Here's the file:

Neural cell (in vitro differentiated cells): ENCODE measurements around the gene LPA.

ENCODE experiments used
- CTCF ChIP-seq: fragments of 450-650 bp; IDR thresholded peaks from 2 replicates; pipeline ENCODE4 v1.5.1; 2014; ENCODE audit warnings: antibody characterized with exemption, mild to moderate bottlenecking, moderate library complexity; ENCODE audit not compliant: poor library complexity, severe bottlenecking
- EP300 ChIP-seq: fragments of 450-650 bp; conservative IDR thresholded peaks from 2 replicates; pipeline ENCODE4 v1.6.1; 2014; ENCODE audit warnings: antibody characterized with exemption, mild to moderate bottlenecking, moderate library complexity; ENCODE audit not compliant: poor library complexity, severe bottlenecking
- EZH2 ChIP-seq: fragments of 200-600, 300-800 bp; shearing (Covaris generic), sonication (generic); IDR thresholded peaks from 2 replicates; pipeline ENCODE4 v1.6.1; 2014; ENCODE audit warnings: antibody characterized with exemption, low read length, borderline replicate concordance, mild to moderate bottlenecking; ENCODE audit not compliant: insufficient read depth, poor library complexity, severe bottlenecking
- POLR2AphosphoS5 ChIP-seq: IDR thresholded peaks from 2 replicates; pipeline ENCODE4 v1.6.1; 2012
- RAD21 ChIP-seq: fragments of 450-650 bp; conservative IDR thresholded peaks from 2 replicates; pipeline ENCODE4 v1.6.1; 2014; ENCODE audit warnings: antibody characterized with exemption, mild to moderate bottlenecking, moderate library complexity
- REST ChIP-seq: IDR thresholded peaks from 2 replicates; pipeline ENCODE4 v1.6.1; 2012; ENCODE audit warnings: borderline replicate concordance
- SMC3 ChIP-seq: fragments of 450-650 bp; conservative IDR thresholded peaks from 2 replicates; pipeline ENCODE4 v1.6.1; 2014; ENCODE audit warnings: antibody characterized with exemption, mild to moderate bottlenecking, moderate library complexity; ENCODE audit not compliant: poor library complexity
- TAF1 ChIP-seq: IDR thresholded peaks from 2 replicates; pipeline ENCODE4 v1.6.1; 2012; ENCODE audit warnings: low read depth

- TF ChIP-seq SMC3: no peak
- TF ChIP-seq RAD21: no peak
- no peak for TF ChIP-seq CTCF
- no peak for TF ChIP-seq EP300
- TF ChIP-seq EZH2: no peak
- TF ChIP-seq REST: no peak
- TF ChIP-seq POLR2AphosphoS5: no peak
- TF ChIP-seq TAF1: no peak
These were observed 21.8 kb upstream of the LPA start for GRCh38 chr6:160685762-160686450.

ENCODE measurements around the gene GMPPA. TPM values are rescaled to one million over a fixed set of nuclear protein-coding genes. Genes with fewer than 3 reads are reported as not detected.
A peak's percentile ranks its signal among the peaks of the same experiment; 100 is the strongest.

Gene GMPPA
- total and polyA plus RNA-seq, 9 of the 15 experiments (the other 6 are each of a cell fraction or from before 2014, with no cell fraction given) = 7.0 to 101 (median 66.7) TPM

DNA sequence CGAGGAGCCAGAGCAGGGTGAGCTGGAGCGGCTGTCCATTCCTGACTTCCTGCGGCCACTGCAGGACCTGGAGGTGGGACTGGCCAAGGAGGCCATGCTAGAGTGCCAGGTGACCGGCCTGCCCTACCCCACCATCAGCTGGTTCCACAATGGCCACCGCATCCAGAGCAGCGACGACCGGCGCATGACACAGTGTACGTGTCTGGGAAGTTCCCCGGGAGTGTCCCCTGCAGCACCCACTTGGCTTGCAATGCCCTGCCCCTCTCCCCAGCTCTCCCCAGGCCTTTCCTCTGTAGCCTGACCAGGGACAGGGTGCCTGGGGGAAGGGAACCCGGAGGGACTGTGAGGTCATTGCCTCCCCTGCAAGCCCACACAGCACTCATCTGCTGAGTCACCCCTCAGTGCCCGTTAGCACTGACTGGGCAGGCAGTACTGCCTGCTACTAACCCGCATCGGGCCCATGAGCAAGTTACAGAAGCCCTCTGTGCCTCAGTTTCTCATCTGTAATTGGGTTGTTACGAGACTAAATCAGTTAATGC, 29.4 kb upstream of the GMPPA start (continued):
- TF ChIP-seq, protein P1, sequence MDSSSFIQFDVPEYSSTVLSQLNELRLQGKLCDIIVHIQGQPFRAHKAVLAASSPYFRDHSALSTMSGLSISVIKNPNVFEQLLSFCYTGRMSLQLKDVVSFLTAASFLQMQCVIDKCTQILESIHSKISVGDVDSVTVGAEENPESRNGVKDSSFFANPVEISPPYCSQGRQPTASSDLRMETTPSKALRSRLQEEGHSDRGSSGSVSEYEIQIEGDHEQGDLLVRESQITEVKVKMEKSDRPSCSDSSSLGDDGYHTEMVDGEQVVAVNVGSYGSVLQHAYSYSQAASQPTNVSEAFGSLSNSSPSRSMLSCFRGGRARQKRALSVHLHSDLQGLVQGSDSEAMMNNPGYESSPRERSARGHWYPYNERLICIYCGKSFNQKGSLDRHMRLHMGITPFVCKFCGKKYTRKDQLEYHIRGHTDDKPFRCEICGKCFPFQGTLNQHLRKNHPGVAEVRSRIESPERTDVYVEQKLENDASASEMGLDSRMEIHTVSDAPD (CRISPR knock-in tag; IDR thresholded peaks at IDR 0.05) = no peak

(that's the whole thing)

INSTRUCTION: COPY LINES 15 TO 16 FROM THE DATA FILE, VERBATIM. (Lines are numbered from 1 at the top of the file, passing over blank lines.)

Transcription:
- TF ChIP-seq EZH2: no peak
- TF ChIP-seq REST: no peak